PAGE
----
Placenta accreta spectrum disorder is a varied and increasingly common complication of pregnancy, so ob/gyns need a firm grasp of risk factors and ultrasound signs. A multidisciplinary panel of specialists from the UCSF Fetal Treatment Center explains how they handle patients to maximize outcomes, with a case-based review that illuminates their steps to evaluation and treatment.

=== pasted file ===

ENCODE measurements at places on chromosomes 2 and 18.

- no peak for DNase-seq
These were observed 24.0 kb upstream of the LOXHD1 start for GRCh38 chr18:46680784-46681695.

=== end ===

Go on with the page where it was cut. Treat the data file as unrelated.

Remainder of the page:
My name is Aaron Matsuda. I'm the patient care director and service line director for the Fetal Treatment center here at UCSF. We're here to remind you that our doors are open and we're here to partner with you and your patients during these challenging times, our facilities air, allowing one support person to come with your patient to labor and delivery and some of our clinic locations and just want to let you know that we're here and we are ready. This is actually the third webinar that the futile treatment Center has hosted in the last couple of months, and we're taking a bit of a divergent here. Um, in honor of it being national Credo Awareness Month will be sharing with you a case based presentation on placenta accrete, a spectrum disorder. At the end of this will have some time for question. The answer. So you'll see a function box, um, where you can go and type in your questions and we'll be monitoring them. Some questions may be answered within the text chat, so maybe answered live, and we'll definitely make sure we get all of your questions at the end. At this time, I'd like to turn it over to Dr Juan Gonzalez. He is an associate professor for the Department of O B G Y n here at UCSF. He's the medical director of our labor and delivery program, and he is also the MFF Fellowship program Director. Thank you, Doctor Gonzalez. Thank you very much, Erin. And welcome to everybody that has joined us today. So I wanna introduce our panel. Um, next slide, please. Mhm eso We have Dr John who's an assistant professor of radiology on Daz expertise in presentation and image ing in this area. Dr. Robin, our pathologist who has helped us throughout the development of the Max program and the Accredo program. Dr. Lena Porter, who is the director doctor of the Division of Ultrasound and Radiology and has Expertise and Emory Imaging of the Placenta and Dr Li Mei Chen, who is the director of the Division of G Y n oncology and one of our esteemed surgeons. That helps us through these very complicated cases. Also on the call today is Molly Killian, who is you'll hear from her at the end. She is our maternal fetal medicine. Peri Natal nurse who helps us coordinate the care for all these patients that join us here at UCSF. Eso next slide. Mhm. So these are the objectives of what we hope to discuss today. We wanna talk about the path of physiology, of a creed, a spectrum disorder. Um, this is actually the preferred term that has been endorsed. We now refer to them as the creed A spectrum. Um, we have imaging modalities to review both ultrasound and Emory and features of the diagnosis. And we also want to review, um, surgical management and planning for the care of these complex cases. Next. This is kind of the logo that we developed and the name of our practices. Multidisciplinary approach to the placenta service. Also short maps. Next. So I think this flow diagram illustrates kind of the nature of how we received these. Consul Tom, we are open to referrals on den. The first step is usually with image ing both memory and older sound as we'll hear later, um, followed by all patients receiving a maternal fetal medicine consultation to decide, um to review the risks, and some others decide not to continue the pregnancy. And in those cases, we have excellent services to provide that support with our family planning colleagues. And then the patient does decide to continue. Then we will have a maps huddle. Andi. That is where we will review the details of timing of delivery, other potential consults, services that might be needed and longitudinal plan and logistics Next slide. In that first huddle, you can see all the boxes illustrating how extensive the team is. It includes radiology, obi anesthesia, G Y n oncology, interventional radiology, M, F, M, O, B and nursing, which are critical thio the coordination of the care of these patients. And then the patient usually will return back, um, home and be followed very closely. And then, as we approach the timing of delivery, we usually will have Ah, maps Huddle number two, where we'll finalize a checklist operative planning, review labs and kind of go through all the details of the actual surgical intervention. After we deliver and the patients safely discharge, we usually will have another huddle to debrief on opportunities, um, to improve and to learn as much as we can from the cases. And in addition, every quarter we have meetings where we review all the cases and discuss him among our group Next. This cartoon just illustrates the most recent statistics, Um, in the spectrum of acri tha in Creed A in proc rita. But the majority 82% of them are creed A, which is usually secondary to some disruption in the decisional um uh, formation where the placenta abnormally implants to the Miami trim. But you can appreciate the spectrum a za most severe cases with credo, which tend to be the minority. And the most recent estimates suggest only 6% of cases are in the Secreta spectrum next. Unfortunately, in the last four decades, there has been a significant increase in the cases of placenta treat a spectrum. This eyes start to mirror the increase in Caesarian deliveries, and the most recent estimates suggest that as many as one in every 272 deliveries could be complicated with placenta accrete a spectrum. Next. When we talk about the risk factors, we always focus on Caesarian section. But there are other risk factors that we cannot forget. Um, those include myomectomy on Dmitri all damage. If there's a history of Astra Mons on Dmitri Elaborations history of uterine artery embolization and any patient that has, um ah, placenta previa. We want to make sure that we're doing a thorough evaluation to rule out or rule in the possibility of having a placenta accrete. Uh, next. This table is very important, as it illustrates the risk as the number of caesarian deliveries increase in the patient's history. Um, then the risk of having an acquittal will increase, especially if you have the presence of a placenta previa. So you could see if you have only one placenta previa. We have one C section in the setting of a placenta previa. The risk is 3.3% of the cases will be in a creed. A. But if you had a history of four C sections and have a previa, it really jumps up to 61% and so that we have to be mindful to elicit a very detailed history. Next, Um, this resource was published in 2018 and we will email this to the participants. It was published by the American College of Obstetrics and Gynecology and Collaboration with the Society from maternal fetal medicine, and it goes into the details of management. It is a well written document and goes through all the evidence on how to manage these cases. And we're I'm happy to share this through email next. As I mentioned earlier, the success for the management of these cases, um, is a team approach, and we need all the disciplines working together on Do you could CMF m radiology of civic anesthesia, IR interventional radiology and pathology. Next. And it is, um, been demonstrated in multiple studies that patients that do deliver in a center that have experienced with placenta accrete uh um, do have better outcomes and end up are less likely to require large blood volume. Transfusions require less likely to require re operation within seven days after the delivery, Um, and also other complications air less likely in the setting of delivery and and experience center. Next um, EM FM consultation after the image ing it is obtained is key in order to be able to review options for the patient, including the possibility of termination if it's early on, and also to go through the potential complications that the patient might encounter and to be able to plan moving forward next, Um, and then we collaborate closely with our family planning colleagues for those mothers that do decide not to continue the pregnancy to assure that they can have, ah, safe termination. Next. This is our checklist that we have developed here at UCSF. And these are the instrument that we use, um, in our huddles. And we will have this available to you on the slides and for future reference. Next timing of delivery is always a new area of a lot of interest bond. The guidelines do recommend that delivery should occur between 34 to 36 weeks, and the reason it should not occur past 36 weeks is that in studies in the setting of a CREA has been showing that over. If you wait past 36 weeks, there's a over 50% risk that the patient can hemorrhage and then you're doing the delivery in a very urgent fashion, which is exactly what we want to avoid. Toe assure the best outcome for the patient. Um, in these cases, when we deliver between 34 to 36 weeks and you know, statistics for fetal lung maturity is not indicated as we have a compelling reason to proceed with late preterm delivery. Um and obviously some of this will be depending on the patient's history. Um, if there's evidence of rupture of membranes, the fetal growth has taken into account evidence of pre eclampsia and the mother that will also, um, color the timing of delivery next. And it is important for patients delivering in this window of time to consider um, late Preterm administration of beta method. Sona. There is a paper in the New England Journal of Medicine that was published showing benefit, um, for steroids between 34 37. So for all our cases that are delivering in that window were sure that they have received antenatal cortical steroids for the benefit of fetal along maturity. Next decision to hospitalize. Um, some of our mothers do spend some time with us in the ante. Partum ward has to do more with. Have they had any bleeding from the Previa? Do they have other complications? And how far are they from our campus? So they live locally in San Francisco. We're less likely, um, toe admit him to the hospital. But if they're very far away, um, then that might inform our decision to admit also, individual preferences are taken into account. Obviously, the patient is part of that decision making process. And as I mentioned earlier, the history of next um, it is very important toe again. As and the document from the American College of O, B, G, Y n and the society from into Internal Fuel Medicine. Emphasize this that these mothers should deliver in a maternal care facility facility that is a level three or four next. So throughout today, we're gonna be reviewing a case of this mother that came to us. We'll be looking at her image ing her surgical intervention and then subsequently her pathology. She was a 34 year old G three p one who, uh, was presented to us around late in the third trimester 35 weeks and six days with a history of two prior to Syrian sections. And she had ah, placenta previa. Andi image ing in the outside facility was very concerning for placenta create a spectrum eso. Then subsequently she was referred to us, um, for evaluation. Her past medical history was significant for micro civic anemia. Secondary debate, a fallacy. Me a minor. She had the history of two prior cesarean sections. The first C section was in 2012 in Mexico at 36 5. In the setting off preterm labor, um, she delivered a male neon it that was diagnosed with down syndrome. Birthday was £4.6 ounces, and unfortunately, that Nanny died at one year of life from pulmonary complications. In 2016 she had an elective repeat cesarean section at 39 weeks and delivered Ah, male Naomi with the birth weight of £9.1 ounce, it's next. And now I'll pass on the presentation to Dr Yeah and Dr Porter for image. Thank you very much. Thank you, Juan, for describing our maps workflow and introducing the case every time a patient with suspicion for placenta create a spectrum disorder is referred to U. C S F. We start with an ultrasound evaluation. This ultrasound evaluation is performed first by a stenographer. While they're doing the evaluation, they would make a note off all possible risk factors, including the number of his alien sections and prior uterine surgeries or instrumentation. We highly recommend that we screen for placenta creator at the first given chance. For example, if you see a patient who has had a C section before and you're evaluating them. For new coal translucency, this is an opportune time to make an early diagnosis off this disorder. Also, after the Sinaga furs have finished scanning, our radiologists who are experienced in evaluating such high risk patients go and perform a dedicated evaluation. Next, there are several reported signs off placenta. Create a spectrum on ultrasound. Most commonly, you would encounter a placenta previa in your practice, which may have placental Lipkins, there may be associated my material. Cleaning the placenta may bulge and may have the so called snowman appearance to the uterus, and there may be abnormal vascular charity. In essence, if your image ing is suspicious and the patient has risk factors, if you identify any of these image in factor in any emerging science that offer them to a center of excellence capable of handling such high risk patients next. Yeah, when this patient came to us, we started a dedicated evaluation. We checked the placental location, found a placenta previa in a different patient. We would also evaluate for visa previa and make sure it's not present or present. We noted innumerable irregular racoons, noted my mutual pinning on abnormal vascular charity. All findings suspicious for placenta accrete a spectrum disorder. Next, as you can see in this video, when we do this evaluation, the entire placenta is evaluated. When we are evaluating that the center we are looking not only for gross changes in the entire percentile bed. We also look for areas of course involvement. As in this scenario, as shown in the image on the left, there was an area where we did not visualize any visible myo Metreon, and we identified this as the area off worst involvement. Next, mhm in patients who have present a previa. We also perform a dedicated and a vaginal exam, as we did for this patient. This was very helpful in identifying bladder Ciro's all involvement. As seen on the ultrasound images, we do not see any normal appearing Miami atrium intervening between the bladder as well. A sleepless center along with abnormal vascular ality located in this interface. This is suggestive off full techniques. Miami It'll involvement, and we also evaluate for other findings of Parametric and service involvement. If you see findings such as these demonstrated on the slide, then when you do, it's just a Skopje you may identify these permanent vessels and during sista Skopje in the bladder wall, as shown in thesis Tosca Me image again. If the placenta has any bust, your component and for further planning with center stations to have an emery. The beauty of doing this that UCSF is that many of our operators are specialized in both ultrasound and Marie evaluation off the Santa Rita Spectrum disorder, allowing for a complementary role. And with that, I'm going thio. Ask Dr Porter to present the Emory portion off our evaluation. Thank you, thank you. So let's talk a little bit about the Marie. As Dr John mentioned, Emery should not be evaluated in isolation. It's always complimentary toe ultrasound, and as we know, ultrasound has very good overall sensitivity and specificity, and that helps us. If the ultrasound is negative, there is usually really no need to proceed with an Marie. But when do we then use them? Arise when let's say the ultrasound findings are equivocal or there is quite extensive disease and you know, especially this very mild invasive cases when you need to have a very careful stepwise approach, the surgical planning and so Emery can provide us a better picture of the overall appearance, the extent of disease, precise topography and how much of the U. S. And adjacent structures are involved. Is it superior versus inferior lower uterine segment? Is there potentially para mutual invasion or other areas of invasion, which can potentially alter surgical approach and require, for instance, your actual stenting or vascular clamping? And a lot of times also a preoperative embolization. Next, please. And the more has shown better has been better to assess for the depth of invasion and the extent of invasiveness. Because really, the most important question is, is the disease myo invasive or only myo adherent? Because the surgical approach would be completely different because, as you know, we would try to remove the placenta and preserve the uterus. If it's only my oh adherent on most of the cases of my invasive disease, the patient will proceed with a hysterectomy cesarean hysterectomy, as has been mentioned before. There are recent Figo Guidelines, which is published in 2018 which talked about a lot about the diagnosis and the management and as well. Then about the image ING appearances annulled just and, of course, it's a key a modality to diagnose and follow those patients. And memory was noted to be not essential, but maybe useful. And why it was stated as such is because memory might not be available at all centers as well as it really needs expertise by the reader. So as what we have learned this, obviously if you the more expert, the readers, they improved the accuracy off these weeds s. So that's what we have really learned over past the four or five years that our centers, where we very carefully follow the patient's presentation, the ultrasound findings, the Emery as well as then careful correlation with surgical findings as well as some, um, um, image ING findings and pathology, one of the very important things which has applied to this topic of placenta treat a spectrum disorders that there has to be standardized reporting and we will hear more about it in our pathology section. But similar issues are with the imaging, and several international radiological societies have talked about standardizing the Emory findings, the descriptors and the reporting next life, please, and one of these, um, sort of thes guidelines which we came together with the European Society as well as the American Society of Abdominal Radiology, was actually spearheaded by Dr Jonah at UCSF. And during this study, we found out that there are seven signs really, which are quite helpful to are sensitive and specific for diagnosing placenta. Create a spectrum disorder, and this would be placental bulge. Dark inter placental lines, loss of retro presentable dark zone, my a meter of thinning bladder wall interruption, vocal exotic masses and abnormal rescue ization in placental bed. Next slide, please. So a lot of times the question comes up. What is the ideal timing of Emory? Ideally, it should really be before between 28 to 32 weeks. And if ultrasound findings are suspicious, then it's best to wait until 24 weeks before getting the memory. However, it all really depends on the clinical scenario. If, uh, if Gravity's directed me is considered, then obviously we can do the Emory at any time point. Whatever the clinical scenario determines, sometimes you also do them R. I later than 32 weeks when the patients present late, and it is still quite helpful for surgical planning. The one caveat is that the limitation of them are becomes a greater and greater after 35 weeks because the Miami atrium at this time is the thinnest, and it's very difficult to determine whether is the truth thinning of the Maya Mottram or actually in based invasion off the placenta. Next, please. So this was our patient, Um, and we have these three planes satchel, criminal and axial. And if you look at the placenta previa and this is one of the illustrations where this patient actually had all different signs, pretty much all the signs on memory as well as ultrasound. So it was one of those some more easy cases when you and it is recommended that when you see one side like you cannot really rely on one sign. But if you notice one, you look for others and you either find them or you don't. So we confirmed that there was placenta. Create a spectrum disorder. We look for the deepest fears of invasion. We make sure there is no invasion into the bladder. Assess the areas of your visible junction and your orders. And then we presented this case for the surgical team at the multi disciplinary conference, along with the ultrasound next please. And one of the as we talked about how important it is to determine whether it's my oh invasive versus myo adherent we have found with our experience, which is also been reported in literature, that the placental bulge sign is predictive of my own mutual invasion. And so most of the time, when you just have mild adherent disease, you would not have this bulging off the placenta, as was seen in this case with our patient. Next, I am leaving Ken, thank you very much for inviting me to participate. I'm one of the surgeons who is part of our maps team. And as Doctor Gonzales mentioned, the surgical considerations for management relate to our findings that we have based on imaging. So if it looks like an adherent placenta where the uterus may be preserved or a straightforward his direct me maybe performed R o B G Y N colleagues would potentially manage those cases in the case where there is a more invasive placenta concern for more hemorrhage bladder involvement. Potentially theology team is also part of our map service. So I think stressing the idea of surgical management in a team fashion is really critical. Dr. Porter showed us from very nice images of memory image ing. And while it may not be as essential for the diagnosis for our surgical considerations again looking at the location of the placenta thinking about whether there is a face mint of the cervix, whether there's normal anatomy really helps us to be able to anticipate and visualize what we're going to see in the operating room. The delivery coordination is important as someone who is a consultant and on call if we can plan and schedule a case like this in the operating room at a 7 38 o'clock in the morning, start clearly that's favored over a a patient who delivers and starts hemorrhaging after their C section, any time, any day, and also for anesthesia. Colleagues getting things set up prepared. Having self saver availability, for example, eyes important in the coordination, uh, next slide, please. I mentioned the multidisciplinary care team, and Doctor Gonzalez mentioned this as well. This has been studied at various centers of excellence, looking at comparisons between sites, looking at historical controls. The factors that we think really are patient centered are the matter of can we do a schedule cases opposed to an emergent case, and it really is to be able to bring all the members of the team together. Blood loss and transfusion are pretty standard metrics to measure, but the multidisciplinary teams typically can decrease that. Whether it's through planning embolization, timing, cell saver, all of those things matter. We obviously have. I see you re sources, but if you're patient is more stable and not as emergent or urgent. There's less time spent in the I C U, which ultimately allows more time for the postpartum women to be able to participate in her post natal care. Go see her infant, not have to get stuck in the I. C. U and overall have a shorter length of stay. So in preoperative considerations. Traditionally, if we think that the placenta is invasive, we're going to be thinking along the lines of making plans for a hysterectomy. We would plan ahead of time so that if a patient is an outpatient, sometimes were informed that there is a potential patient and then we may huddle before the patient comes into the hospital. If the patient has bleeding, they frequently are admitted for this evaluation, and then Molly, who's on this webinar also calls us together for an assembled huddle. And then we talk about kind of a treatment strategy, a treatment plan. Steroids were used for fetal lung maturity. We do use memory for our planning, and many places will use ultrasound. But as a surgeon, truly value the findings on the Emory to help to think about what we would anticipate seeing at the time of delivery. Um, interventional radiology is a big part of our team. On if the patient is stable, we would anticipate, after delivery of the infant embolization of the uterus before proceeding with his direct me again. That is not a strong recommendation from the international consensus, but it is something I'll show you that we have done. Andi has helped improve our outcomes. S. O R huddle typically includes the O B team AM FM team nursing from both obstetrics as well as the main operating room. As our cases are done there as post from labor delivery, I r. And then, if needed, a guy knock on the delivery is scheduled between 34 to 36 weeks. It's like please. So in managing this patient who came to us at a relatively advanced gestation. She was already 35 weeks when she came to U. C s F. We huddled quickly after she arrived and made a plan for delivery at 36 weeks. This is a picture of our hybrid or which looks busy, Um, and indeed is we have our sonography equipment available. We have a cell saver in the background. We have several anesthesiologists who have their lines and monitors and blood products set up. The typical anesthetic plan is a regional anesthetic converted to general, although obviously there are exceptions based on the patient and the urgency of the situation. We place patients in a leth autumn e position and, if possible, place a three way Foley catheter. This allows us to backfill the bladder, and some of our providers of prefer to place your general stents. And some of our providers use the image ing to help guide whether or not stents should be placed to identify the jurors, both higher up in the pelvis as well as down low by the parametric. Um, you'll notice on the huddle checklist that we talk about what type of skin incision and uterine incision the patients have, but we would consider a vertical skin incision to be able to allow for exposure if the anticipated procedure is direct me, the hybrid room is called a hybrid because in the background you will also see our fluoroscope e equipment on. Do what we found. To be able to move a patient from an operating room bed to an IR bed in the matter of just a few moments saves us a lot of time. A lot of traveling Onda, from a safety standpoint, decreases the risk of patients having an acute bleed that we have to move patients for and also helps with sterility and infection control. It's like inter operatively. Once we get in, we talk about what do we see? And the clinical grading off a create a spectrum is done at the time of C section by a clinical evaluation so they raid. One is you are suspecting up Lucinda adherence, but the placenta separates so there's not really adherence of the placenta, and that goes in subsequent gradations to the level of adherence invasion into the wall of the uterus that we can see a bulge that the placenta has to be removed manually, or that we see the placenta invades all the way through a doctor. Gonzalez showed us with the cartoon of the percentages. The majority of the cases that we see that haven't invasive placenta are a the grade three level. We will see a bulge. We will anticipate that there is involvement of the placenta into the Miami tree. Um, we don't work on pulling on the placenta. We don't try and remove it. The goal would be, if that we believe the placenta to be invasive, that we would remove it intact with our hysterectomy specimen. It's cycles. So here's an image of our patient who was at 36 weeks. Um, you can see the bladder flap in the left hand side in the lower left hand corner and you can see the bulge. The bulge frequently looks purple. The bulge is where the bladder flap is. You can see the vascular arat e on depending on what we know from the memory. This can be a placenta that sort of wrapping around, or we can see much more of the placenta actually growing into. In involving the utterance, Derosa At this point in the case. Once we have opened the abdomen and identified the uterus, we create enough exposure so that our sonography furs come into the O. R. And actually can do a scan to both identify the placenta helped identify the thickness of the placenta, the thinning of the Miami trim and, most importantly, anticipating for the delivery Looking for the edge of the placenta to make a history Autumn E at the appropriate location, we have a little clip with the next slide that Dr Porter will walk us through. So this is an image, or this video is taken in the operating room where the radiologist actually joins the team and we identify the location of the placenta, the edge of the placenta, and we mark it s o. The incision would not be made through the placenta, which would decrease the potential blood loss. Also, if we have a good window, we also evaluate to make what we can see right on the surface of the university invasiveness off the center. Next life, please. And this is actually one of those ultrasound images off the inter operative ultrasound. When you could see this is a satchel view securely to the right of the screen. You could see normal Miami atrium and normal appearance of the placenta. And then gradually, you could see how the Miami atrium, where the arrows are, is really, uh, quite thin. And that's where the my oh invasive process off the placenta is starting. And sometimes we have a great windows. Sometimes we don't see that well, so the purpose really for the radiologist, you know, our is to show where is the edge of the placenta not to go through this during the Syrian hysterectomy. Next life, please. Okay, History rata me on the uterus can sometimes be at the fund nous, but we've had them sometimes even be at the posterior aspect of the uterus. Depending on how much of the placenta is anterior is involved. And obviously we don't want to cut through it after the infant is delivered. Three uterus disclosed relatively quickly. Um, and if feasible, we are in our hybrid room, and our interventional radiologists are available for potential uterine artery embolization. Um, Dr Cho, he published our experience on uterine artery embolization after cesarean delivery and before his direct me. This was a retrospective review. So that indicate for U. A. E. On the 24 controls was somewhat variable, but there were seven patients with invasive placentas, compared to 17 of the controls who had invasive placentas. Andi. When we looked at immobilizing these patients versus not symbolizing them before the time of hysterectomy, the embolization did result in less blood loss. Less transfusion, unless I see you stay again in the consensus guidelines of U A is not strongly recommended. And there are some adverse events that have been described in the literature, but in our experience has been relatively safe. In the lower left hand corner, you can see the blush of the uterus and the placenta from the angiogram. So the radiologist will do a groin puncture and start with an aorta graham, and look to see where the profusion is of the placenta and the uterus, and then they'll slowly work through each branch and each vessel of the anterior division of the uterine vessels. Until, in the right hand side, you can see that all of those vessels are gone, and that is a successful embolization of a uterus with an invasive center next time. So this is the image of our patient 36 weeks who just delivered, and we had our interventional radiology colleagues perform the study. And in this particular case you can see the robustness of the vessels, particularly on the patients left hand side. Um, they ended up taking about 2 to 3 hours to complete this embolization, Um, they used Romney picked for their contrast with Fluoroscope E, and they used a gel foam slurry to be able to individually m belies the vessels. This is a a a substance that last for a couple weeks. So it's not a coil. It's not something metal. It's not something permanent. Andi. All we need is to be able to decrease the blood flow so that when we're doing the hysterectomy, we have less vascular ity and can proceed with removing the uterus with decreased blood loss. Excite, please. So, after we've done the delivery of the infant, the embolization, we bring the patient back to proceed with this direct me. We'll use our retractor at this point, will initiate use of the cell saver so we don't use it at the time of the delivery. But when we're doing the hysterectomy, we will use the self hate saver. We talk about preparing for possible urgent hemorrhage, meaning that we have had patients that we try and move to the I. R. Bed and then they start to bleed. We do have to bring them back and proceed with this directly. Quickly. Um, my commentary about these invasive placentas on hysterectomy postpartum is you can see how much of the lower uterine segment and cervix is really taken up by the placenta. The blue arrow is the history botany. We can see where the uterine incision was closed. You can see the bladder reflection a little bit below that, and then over half of the uterus is made up of the placenta that's invasive through the lower uterine segment. The yellow arrow points to an area where the bladder was adherent to the uterus, and we are very careful in our bladder dissection. But ultimately we know from the memory, um, that sometimes there can be significant thinning, and in our dissection, sometimes it is appropriate to create an intentional Sasana me, where we make an incision into the bladder to be able to delineate the extent of where everything is stuck, you can see in the lower uterine segment and the cervix that there actually is more normal anatomy there. So sometimes just getting packed below that patch of inherent bladder helps to facilitate our dissection. In our hysterectomy on the White Arrow, you can see where there is more placental bulging, and this is an area where the placenta is particularly invasive. And this sometimes is an area where we're doing our para mutual dissection on drily trying toe not enter those placental cattle. Eden's helps again to decrease bleeding. We communicate with the O. R team to let them know what's going on If we get into hemorrhage. We obviously want our anesthesia colleagues to be aware on Ben when we remove the specimen will communicate the findings to our pathology colleagues. This particular specimen is not the patient that we're discussing, but an example of particular findings that if we tell the pathologist about them, it helps to identify where there may be an atomic considerations. If we got into the placenta, that doesn't really count as a perk, Rita. And so those are also important to identify as faras specimen disruptions. It's like this a couple of other comments to make would be that if there is an occult identification of a possible a created case just helping the obstetrician, you kind of take a deep breath and get set up, meaning that if you make a uterine incision and you see a placental bulge, um, perhaps there is an invasive placenta that wasn't identified setting up the O. R team talking to anesthesia, getting blood set up. Really, you're in control until that uterine incision is made. And even if the infant needs to be delivered, you can close the history Khatemi. And if the placenta is really invasive, um, those patients can sometimes be transferred to tertiary care facilities. If you have a partial creator of partial separation, that's not necessarily possible. But there have been cases described of this and transfers that have been transfer requests that have been made on the behalf of an invasive placenta that remains in place. I think my last comments from a surgical management standpoint would be in the cases of postpartum hemorrhage. Um, potentially postpartum hemorrhage is related to an adherent placenta and potentially retain products of conception are related to placenta that might be adherent and so really communicating with pathology thinking about these cases clinically because maybe these are part of an occult P A s spectrum Mhm. So finally, this is the uterus of our case we're discussing today, Andi. After we remove the uterus, we give it back to our radiologists. We have the fortune of being able to do a debrief to corroborate our findings, to really talk about what did we see? And you can actually get a really good look at the uterus and the placenta again one more time before it goes to the pathology lab next leg. So this is an example where we are actually taking the US, um, into the sailing bath. And once it's been removed and then do an ultrasound, uh, to see how what we can see at this time and we have learned, or with our This is something that we've started thio do recently, and we've actually learned that you can see it quite well even though that now the uterus is decompressed in the amniotic fluid is out. But even as you can see on this slide, you could still see the areas of normal Miami tree, Um and then the bulge and invasion into the Miami team of the placenta interior, which is outlined with the red Line. And doing this has really is helping us to learn more about the process and get better and be more accurate in our diagnosis. Looks like And so we carefully looking all around we're trying to correlate with the findings What we suspected in three the in vivo ultrasound, of course. And also what? The areas which we thought of us, the thinnest on the Marie as well as the areas which potentially could have bean, uh, sort of the areas interrupted during the surgery surgery. And so it wasn't really a trooper creator, but it was a surgical interruption off the sea, Rosa. And then it's really key to communicate the inter operative findings to the clinical team as well as a pathologist who is a significant and very important member off this team next life. No. So my name is Joe Robin. I am a pathologist specializing in gynecologic pathology, and I'm part of the maps team. Um, for all of the, uh, significant advances that have been made recently inthe e radiologic detection and, uh, surgical management for P A S T uh, the world of pathology really has to catch up. Um, in the process of becoming part of this team, I think it's important to realize that the current protocols for pathologic evaluation of hysterectomy um, there actually is no, uh, specific protocol for PSD on. Then, In terms of reporting the diagnosis, we have, ah, three tier system of placenta. Ah, create in create a and perk Rita. That's basically where the field is today. The problem with this is that that level of information, um, is not as granular as it could be in order to provide feedback to the radiologists and the clinicians so that a very detailed, um, correlation can be made for the purposes of quality improvement. And so, over the last couple years in our institution, we have developed some novel strategies to bring the pathologic evaluation of these specimens mawr in line with the advances in radiology and management. And so to summarize, we have a three part strategy that you see here, um, first, instead of just looking at the pathologic features in isolation, we have learned that it is essential to have an integrated approach where we understand the radiologic and inter Operative findings. Uh, second, we have developed a specific strategy for dissection of these hysterectomy specimens. Um, and third, we use a reporting approach that accounts for both the recent 2018 FICO clinical grade, as well as a just recently published proposal for pathologic grading that I will discuss shortly Next, uh, in terms of integrating radiologic and inter operative information into the pathologic. Uh, interpretation. Um, there's several pieces of data that we feel are essential to be communicated from the clinical team to the pathologist First, this orientation of the specimen on understanding the radio lot, the radiologist impression of where the most extensive component of diseases we have found that it's important to understand exactly where the history Artemis was placed because, um, it may not always the, um eso clear cut interior early. And so we want to know exactly how to orient the specimen so that we can provide a good correlation of our findings with the radiologic findings. Um, as Dr Chen mentioned, it's very important to understand the natural state of the uterine Saros A. When the surgeon enters the abdomen, was it intact because it is very easy for art. If actual mechanical disruption of the uterine so Rosa to occur during the actual procedure itself and that would lend to a potential over diagnosis of PRA creates up Onda then also, Dr Chen mentioned, there are going to be situations in which on bloc resection of a portion of the bladder wall is necessary. This could be very difficult to recognize on visual inspection of the surface of the hysterectomy by the pathologist. And so having that piece of information a zwelling orientation to exactly where that small piece a tissue maybe is critical, Um, this will help us to evaluate as to whether there is any formal, um, invasion into that bladder wall. And then finally, I think it's useful toe. Let the pathologist know if embolization was performed if coils were used. This is more of a safety issue, as we are on the second in the specimen. Next slide. Eso Step two is our specific protocol for, um dissecting the hysterectomy specimens. I think we're probably one of the few places that does this. Um, the standard of care currently is simply to bivalve the uterus, as one would do for a standard. Benign has direct me or has directed me for cancer staging. Um, if that is done, it becomes very difficult to then orient those, uh, tissue slices in a way that is meaningful for the radiologist to go back and correlate. And so, um, the technique that we use is we leave the uterus intact and we perform serial parallel slices every 2 to 3 centimeters in the axial plane on Ben. We lay the slices out as you see in the right hand side, uh, in an atomic order. And then we take a photograph of the slices, which is then part of the debriefing where the radiologist can then make a direct one on one correlation between these axial slices and the axial slices. From there, um, imaging next slice our next slide. This is the case that we're discussing today. Um, the hysterectomy specimen, um, has Intacs Rosa. But, um, it's easy to see that a pathologist may misinterpret some of the, uh, adherent tissue here is potentially disruption. Um, it's also, uh, helpful, as I mentioned, to know whether some of that adherent blood clot may actually represent part of the urinary bladder wall, but in this case, um there was no bladder that was removed. We then see the axial slices laid out with the cervix in the upper left, Um, and then the lower uterine segment all the way to the top of the fund ISS. And what you can see is that the placental disk has replaced the ball of the, uh, my Metreon, predominantly in the lower anterior uterine segment, especially where the green arrows are. And so this is indicative of a very, um, quote invasive type of PS disorder Next slide and eso if we look at one slice, um, in particular, and focus at the area where the red boxes indicating you can see that the syriza is intact, but but barely, um And so the histological Corlett, this is the glass slight image on the right of that area shows that indeed the SYRIZA is intact. There is a thin layer of Miami tree, um, albeit very thin. Um, and you can see that the chorionic villus placental this extend all the way up almost to that, um, so Rosa, next slide. So, as I mentioned, um, we have found that it is more useful for, um, feedback to the radiologist to provide more granular information than the simple up, create A and create a per create a three tier system. Um, in 2018 the Figo, um, clinical guidelines proposed a clinical grading scale, which is, um, or clinically relevant way of assessing the extent of disease. And in 2020 actually, just this summer, um, an international expert panel of pathologists put together, um, guidelines for classifications and reporting that were an attempt to harmonize the pathologic language with the clinical language proposed by 2018. Dr. Porter and I were part of this panel. Uh, next slide and, um, just toe show again. The grading scale. From the clinical standpoint that Dr Chen showed our case that we're presenting today is a clinical grade three a next slide. This is a diagram from that 2020 expert panel recommendation showing the different pathologic grading scales that have been proposed. And so for this particular case because of the extent of invasion of the Maya mutual wall, Um, this case is a pathologic grade three. A next slide, Um, and so again, these would be the images that would be given to the radiologist for the post treatment debriefing for this particular case. The actual pathologic report. Final diagnosis is placenta accrete a spectrum disorder Pathologic grade three A next slide talk. Great. Thank you, everybody. Eso I'm in conclusion with this case. We ended up delivered. She delivered on hospital day number two. So we mobilized 13 very quickly at 36 weeks. Um, she underwent the cesarean hysterectomy with bilateral self injected me had the i r. Embolization procedure. Um, in the setting of the placenta, create a spectrum disorder. The case was done under general anesthesia. Totally. Bl was only 1.6 leaders speaking to the advent of utilizing ir embolization. Um, she got two liters of fluid, three units of packed RBC s and 500 cc's of self saber. Um, great urine output during the case delivered a female neonatal at bars two and seven with the birth weight of £6.12 ounces. I'm postoperative day number zero. She went to the E u on postoperative day number one. She was transferred to the postpartum ward and was discharged home on hospital day Number six, post op day number four. So I think this case really speaks to the the excellent team effort, um, and end the outside referring physicians, recognizing the severity of the abnormal plastination. Thank you a next. Thank you all. Thank you. Thank you, Thank you. I want to turn it over to Molly and Molly. If you could share with er lovely participants, uh, anything about referring And also feels, if there are any questions for the group. Thank you, Molly. That was a great presentation. Thank you, everyone s o. I wanted to just review how you refer a patient to our maps program. And the first way is if it's an urgent referral, for example, you have an in patient who you want to send directly to us as an in patient as well. Um, you would call our access center and the phone numbers. Therefore, 153531611 That's the same phone number for any patient to be transported into or for any referral to be made or consulate questions that gets you in touch with the M. F. M. Who's on call to answer those questions or initiate the referral process. If it's a non urgent referral, there is that long you are all there That takes you to the page. That gives you a referral form on instructions on how to fax that referral form with any prenatal records to our outpatient clinic and are high risk coordinator. So he Nevada, whose name and email and phone number is below, she will then initiate those referral processes. Get any insurance authorization as needed. I reach out to the patient, and we do an intake phone call where I verify history, go through prenatal records, find out any other pertinent information and then the clinical picture. And at that point, we get the patients scheduled for the radiology scans and an M F M consult and then meet together as a group to make a plan on next steps.